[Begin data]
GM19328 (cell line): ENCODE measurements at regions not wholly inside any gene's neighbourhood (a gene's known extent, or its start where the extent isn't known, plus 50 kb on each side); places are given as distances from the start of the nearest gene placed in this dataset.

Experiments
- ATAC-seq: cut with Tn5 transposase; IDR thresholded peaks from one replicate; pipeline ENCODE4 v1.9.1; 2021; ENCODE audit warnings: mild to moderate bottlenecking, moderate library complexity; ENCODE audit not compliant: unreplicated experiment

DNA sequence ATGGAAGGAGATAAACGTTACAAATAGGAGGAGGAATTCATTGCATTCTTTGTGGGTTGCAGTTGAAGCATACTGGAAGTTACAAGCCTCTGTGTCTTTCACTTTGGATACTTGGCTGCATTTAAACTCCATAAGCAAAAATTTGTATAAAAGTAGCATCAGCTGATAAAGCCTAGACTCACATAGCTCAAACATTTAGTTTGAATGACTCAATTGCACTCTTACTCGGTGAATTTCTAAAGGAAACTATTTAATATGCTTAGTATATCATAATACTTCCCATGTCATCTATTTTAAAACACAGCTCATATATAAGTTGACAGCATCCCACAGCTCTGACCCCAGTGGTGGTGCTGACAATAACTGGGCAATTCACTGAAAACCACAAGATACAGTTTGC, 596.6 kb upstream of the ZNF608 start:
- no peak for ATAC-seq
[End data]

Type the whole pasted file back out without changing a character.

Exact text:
GM19328 (cell line): ENCODE measurements at regions not wholly inside any gene's neighbourhood (a gene's known extent, or its start where the extent isn't known, plus 50 kb on each side); places are given as distances from the start of the nearest gene placed in this dataset.

Experiments
- ATAC-seq: cut with Tn5 transposase; IDR thresholded peaks from one replicate; pipeline ENCODE4 v1.9.1; 2021; ENCODE audit warnings: mild to moderate bottlenecking, moderate library complexity; ENCODE audit not compliant: unreplicated experiment

DNA sequence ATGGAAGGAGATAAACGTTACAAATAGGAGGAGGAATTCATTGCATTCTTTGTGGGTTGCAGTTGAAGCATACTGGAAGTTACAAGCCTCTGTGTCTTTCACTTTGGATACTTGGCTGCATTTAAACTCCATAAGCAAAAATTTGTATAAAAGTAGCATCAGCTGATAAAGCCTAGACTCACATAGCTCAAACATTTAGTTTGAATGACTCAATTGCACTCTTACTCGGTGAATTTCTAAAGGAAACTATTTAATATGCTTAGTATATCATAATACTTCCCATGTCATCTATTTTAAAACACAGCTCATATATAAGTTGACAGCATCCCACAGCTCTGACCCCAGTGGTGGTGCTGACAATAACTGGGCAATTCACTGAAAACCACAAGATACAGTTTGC, 596.6 kb upstream of the ZNF608 start:
- no peak for ATAC-seq